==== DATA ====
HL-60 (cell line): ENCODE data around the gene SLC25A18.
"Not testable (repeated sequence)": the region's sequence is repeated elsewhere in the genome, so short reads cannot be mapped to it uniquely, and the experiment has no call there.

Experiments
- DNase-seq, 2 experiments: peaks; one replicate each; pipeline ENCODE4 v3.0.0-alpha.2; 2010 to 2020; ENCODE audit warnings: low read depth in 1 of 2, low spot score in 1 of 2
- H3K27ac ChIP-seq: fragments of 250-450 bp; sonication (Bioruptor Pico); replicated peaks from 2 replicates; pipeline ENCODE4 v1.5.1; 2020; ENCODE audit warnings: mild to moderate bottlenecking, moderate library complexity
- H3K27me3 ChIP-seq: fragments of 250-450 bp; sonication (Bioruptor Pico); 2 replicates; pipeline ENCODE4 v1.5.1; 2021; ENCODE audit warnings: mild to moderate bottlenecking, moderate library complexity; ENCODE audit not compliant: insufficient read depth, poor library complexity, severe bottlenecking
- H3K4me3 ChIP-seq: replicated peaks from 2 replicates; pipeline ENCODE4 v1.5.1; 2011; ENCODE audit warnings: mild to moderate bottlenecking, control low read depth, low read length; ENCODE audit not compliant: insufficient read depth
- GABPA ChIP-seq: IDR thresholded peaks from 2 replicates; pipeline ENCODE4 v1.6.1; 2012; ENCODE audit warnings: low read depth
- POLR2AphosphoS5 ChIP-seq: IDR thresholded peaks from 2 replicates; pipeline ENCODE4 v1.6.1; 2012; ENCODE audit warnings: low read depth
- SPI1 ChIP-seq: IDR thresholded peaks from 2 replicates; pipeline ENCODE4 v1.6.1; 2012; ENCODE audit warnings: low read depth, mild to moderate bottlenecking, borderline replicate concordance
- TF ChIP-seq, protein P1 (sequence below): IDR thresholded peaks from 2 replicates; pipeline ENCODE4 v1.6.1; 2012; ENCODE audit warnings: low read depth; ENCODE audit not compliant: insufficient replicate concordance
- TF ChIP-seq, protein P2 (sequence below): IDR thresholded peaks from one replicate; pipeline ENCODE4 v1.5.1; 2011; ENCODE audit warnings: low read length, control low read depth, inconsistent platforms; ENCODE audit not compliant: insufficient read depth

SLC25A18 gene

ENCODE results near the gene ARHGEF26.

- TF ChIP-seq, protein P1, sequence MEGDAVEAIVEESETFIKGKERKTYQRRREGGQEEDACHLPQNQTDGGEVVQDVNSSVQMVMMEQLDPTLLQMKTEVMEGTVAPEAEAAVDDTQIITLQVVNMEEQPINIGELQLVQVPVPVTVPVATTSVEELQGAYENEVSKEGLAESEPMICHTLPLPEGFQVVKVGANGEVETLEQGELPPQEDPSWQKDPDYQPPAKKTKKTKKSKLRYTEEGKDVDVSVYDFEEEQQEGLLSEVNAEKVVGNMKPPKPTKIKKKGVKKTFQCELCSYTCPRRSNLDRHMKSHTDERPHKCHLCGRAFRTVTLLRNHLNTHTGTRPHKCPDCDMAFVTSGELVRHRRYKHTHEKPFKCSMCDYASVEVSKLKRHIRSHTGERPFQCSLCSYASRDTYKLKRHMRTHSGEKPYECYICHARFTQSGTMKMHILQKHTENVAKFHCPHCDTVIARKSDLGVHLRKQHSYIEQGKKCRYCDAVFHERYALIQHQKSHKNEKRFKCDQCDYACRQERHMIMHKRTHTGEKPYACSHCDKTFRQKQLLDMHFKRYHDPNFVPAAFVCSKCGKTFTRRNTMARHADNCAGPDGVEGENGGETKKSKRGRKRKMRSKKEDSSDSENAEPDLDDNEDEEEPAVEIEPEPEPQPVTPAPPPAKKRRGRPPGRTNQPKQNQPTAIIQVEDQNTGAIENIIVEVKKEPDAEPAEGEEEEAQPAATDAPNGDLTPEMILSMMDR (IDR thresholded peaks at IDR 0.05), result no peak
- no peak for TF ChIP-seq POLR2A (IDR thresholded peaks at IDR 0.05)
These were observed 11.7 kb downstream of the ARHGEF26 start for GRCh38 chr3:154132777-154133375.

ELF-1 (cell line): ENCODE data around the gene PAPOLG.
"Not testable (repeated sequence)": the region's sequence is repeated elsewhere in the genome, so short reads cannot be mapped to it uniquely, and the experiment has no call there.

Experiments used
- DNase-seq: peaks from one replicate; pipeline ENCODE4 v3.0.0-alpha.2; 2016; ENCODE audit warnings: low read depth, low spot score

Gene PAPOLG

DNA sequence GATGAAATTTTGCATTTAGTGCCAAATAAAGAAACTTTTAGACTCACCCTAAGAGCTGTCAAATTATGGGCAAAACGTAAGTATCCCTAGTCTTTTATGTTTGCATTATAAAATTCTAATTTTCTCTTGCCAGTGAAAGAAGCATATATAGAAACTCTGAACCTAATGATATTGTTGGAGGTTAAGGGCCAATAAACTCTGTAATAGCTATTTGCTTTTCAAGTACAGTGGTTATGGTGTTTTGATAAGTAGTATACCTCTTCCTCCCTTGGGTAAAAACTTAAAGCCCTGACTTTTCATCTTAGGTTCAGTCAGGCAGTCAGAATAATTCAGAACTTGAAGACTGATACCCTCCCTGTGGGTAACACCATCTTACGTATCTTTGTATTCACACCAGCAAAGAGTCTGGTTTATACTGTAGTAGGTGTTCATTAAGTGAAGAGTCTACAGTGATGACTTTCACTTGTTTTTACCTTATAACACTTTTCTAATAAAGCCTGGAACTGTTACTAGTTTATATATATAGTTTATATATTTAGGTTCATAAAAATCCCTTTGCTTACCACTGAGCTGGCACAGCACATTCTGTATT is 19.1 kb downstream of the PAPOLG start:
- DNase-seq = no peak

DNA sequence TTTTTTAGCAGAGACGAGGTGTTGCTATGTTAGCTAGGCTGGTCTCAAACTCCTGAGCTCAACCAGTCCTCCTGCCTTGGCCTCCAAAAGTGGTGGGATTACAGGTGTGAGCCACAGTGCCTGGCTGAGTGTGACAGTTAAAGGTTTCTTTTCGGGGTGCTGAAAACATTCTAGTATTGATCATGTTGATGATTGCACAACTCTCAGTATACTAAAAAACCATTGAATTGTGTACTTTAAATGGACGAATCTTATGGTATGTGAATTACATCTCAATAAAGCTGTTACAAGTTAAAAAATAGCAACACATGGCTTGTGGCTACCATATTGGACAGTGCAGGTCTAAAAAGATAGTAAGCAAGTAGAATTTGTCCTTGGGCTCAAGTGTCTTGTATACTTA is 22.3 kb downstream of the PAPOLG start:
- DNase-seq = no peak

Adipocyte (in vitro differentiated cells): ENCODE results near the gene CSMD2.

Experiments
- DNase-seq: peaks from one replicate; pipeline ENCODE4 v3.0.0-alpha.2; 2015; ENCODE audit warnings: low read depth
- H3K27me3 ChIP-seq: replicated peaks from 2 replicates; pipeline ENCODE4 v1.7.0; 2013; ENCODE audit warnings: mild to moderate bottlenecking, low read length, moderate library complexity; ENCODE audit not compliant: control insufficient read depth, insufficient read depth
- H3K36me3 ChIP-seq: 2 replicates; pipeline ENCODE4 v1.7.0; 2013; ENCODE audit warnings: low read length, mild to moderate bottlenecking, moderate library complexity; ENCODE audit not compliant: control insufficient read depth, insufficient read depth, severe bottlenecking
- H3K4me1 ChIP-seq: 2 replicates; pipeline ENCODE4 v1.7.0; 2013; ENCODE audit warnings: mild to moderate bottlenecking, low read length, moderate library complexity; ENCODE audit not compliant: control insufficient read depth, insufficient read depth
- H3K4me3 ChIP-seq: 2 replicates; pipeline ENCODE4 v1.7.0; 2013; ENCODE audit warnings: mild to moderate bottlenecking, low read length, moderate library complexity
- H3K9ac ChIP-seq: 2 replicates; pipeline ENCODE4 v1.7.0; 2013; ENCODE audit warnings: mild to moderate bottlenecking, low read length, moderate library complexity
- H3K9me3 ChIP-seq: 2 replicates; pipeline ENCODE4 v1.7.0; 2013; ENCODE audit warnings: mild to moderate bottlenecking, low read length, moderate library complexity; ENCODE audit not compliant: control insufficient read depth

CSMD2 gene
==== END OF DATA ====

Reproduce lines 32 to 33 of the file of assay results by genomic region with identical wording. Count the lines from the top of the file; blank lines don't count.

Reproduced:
- H3K4me1 ChIP-seq: 2 replicates; pipeline ENCODE4 v1.7.0; 2013; ENCODE audit warnings: mild to moderate bottlenecking, low read length, moderate library complexity; ENCODE audit not compliant: control insufficient read depth, insufficient read depth
- H3K4me3 ChIP-seq: 2 replicates; pipeline ENCODE4 v1.7.0; 2013; ENCODE audit warnings: mild to moderate bottlenecking, low read length, moderate library complexity